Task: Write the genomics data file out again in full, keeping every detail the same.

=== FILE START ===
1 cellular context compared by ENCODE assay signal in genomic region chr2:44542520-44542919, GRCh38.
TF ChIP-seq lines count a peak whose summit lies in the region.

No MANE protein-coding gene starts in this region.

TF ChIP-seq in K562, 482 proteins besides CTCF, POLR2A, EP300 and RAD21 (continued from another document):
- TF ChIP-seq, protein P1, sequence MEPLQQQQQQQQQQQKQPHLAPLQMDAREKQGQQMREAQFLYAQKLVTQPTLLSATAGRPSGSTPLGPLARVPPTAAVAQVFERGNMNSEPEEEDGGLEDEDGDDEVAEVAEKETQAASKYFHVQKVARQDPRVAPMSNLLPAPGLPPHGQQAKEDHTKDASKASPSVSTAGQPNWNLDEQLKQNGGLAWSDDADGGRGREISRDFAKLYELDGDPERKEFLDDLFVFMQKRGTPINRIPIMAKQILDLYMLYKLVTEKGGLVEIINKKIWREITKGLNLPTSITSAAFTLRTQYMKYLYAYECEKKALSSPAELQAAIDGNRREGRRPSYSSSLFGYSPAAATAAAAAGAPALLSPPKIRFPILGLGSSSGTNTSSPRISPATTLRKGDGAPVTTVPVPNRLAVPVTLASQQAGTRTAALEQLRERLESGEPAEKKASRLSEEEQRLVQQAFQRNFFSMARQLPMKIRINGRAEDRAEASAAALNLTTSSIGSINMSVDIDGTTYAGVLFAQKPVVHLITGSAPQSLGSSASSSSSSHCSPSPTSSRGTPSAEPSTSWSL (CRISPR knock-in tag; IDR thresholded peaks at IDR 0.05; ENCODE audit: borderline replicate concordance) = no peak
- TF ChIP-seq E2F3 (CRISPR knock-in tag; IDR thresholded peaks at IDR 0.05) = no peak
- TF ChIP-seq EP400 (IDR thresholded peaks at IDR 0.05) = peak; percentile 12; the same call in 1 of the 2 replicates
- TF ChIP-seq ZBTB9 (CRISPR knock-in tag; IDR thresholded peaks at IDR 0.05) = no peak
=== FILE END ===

1 cellular context compared by ENCODE assay signal in genomic region chr2:44542520-44542919, GRCh38.
TF ChIP-seq lines count a peak whose summit lies in the region.

No MANE protein-coding gene starts in this region.

TF ChIP-seq in K562, 482 proteins besides CTCF, POLR2A, EP300 and RAD21 (continued from another document):
- TF ChIP-seq, protein P1, sequence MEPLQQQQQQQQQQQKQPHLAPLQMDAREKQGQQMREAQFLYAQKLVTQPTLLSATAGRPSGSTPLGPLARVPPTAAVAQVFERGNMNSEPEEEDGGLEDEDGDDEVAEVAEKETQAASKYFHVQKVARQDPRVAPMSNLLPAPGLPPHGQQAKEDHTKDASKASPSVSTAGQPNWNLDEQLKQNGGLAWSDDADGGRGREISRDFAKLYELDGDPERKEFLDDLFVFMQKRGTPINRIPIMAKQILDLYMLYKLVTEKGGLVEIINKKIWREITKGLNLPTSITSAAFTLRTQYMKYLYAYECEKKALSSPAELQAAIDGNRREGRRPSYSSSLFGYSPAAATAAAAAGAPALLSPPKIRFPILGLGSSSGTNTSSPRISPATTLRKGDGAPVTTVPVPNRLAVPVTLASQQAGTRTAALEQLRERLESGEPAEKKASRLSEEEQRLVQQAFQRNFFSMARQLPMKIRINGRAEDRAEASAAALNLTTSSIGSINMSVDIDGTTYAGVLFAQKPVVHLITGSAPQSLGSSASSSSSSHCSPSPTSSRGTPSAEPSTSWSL (CRISPR knock-in tag; IDR thresholded peaks at IDR 0.05; ENCODE audit: borderline replicate concordance) = no peak
- TF ChIP-seq E2F3 (CRISPR knock-in tag; IDR thresholded peaks at IDR 0.05) = no peak
- TF ChIP-seq EP400 (IDR thresholded peaks at IDR 0.05) = peak; percentile 12; the same call in 1 of the 2 replicates
- TF ChIP-seq ZBTB9 (CRISPR knock-in tag; IDR thresholded peaks at IDR 0.05) = no peak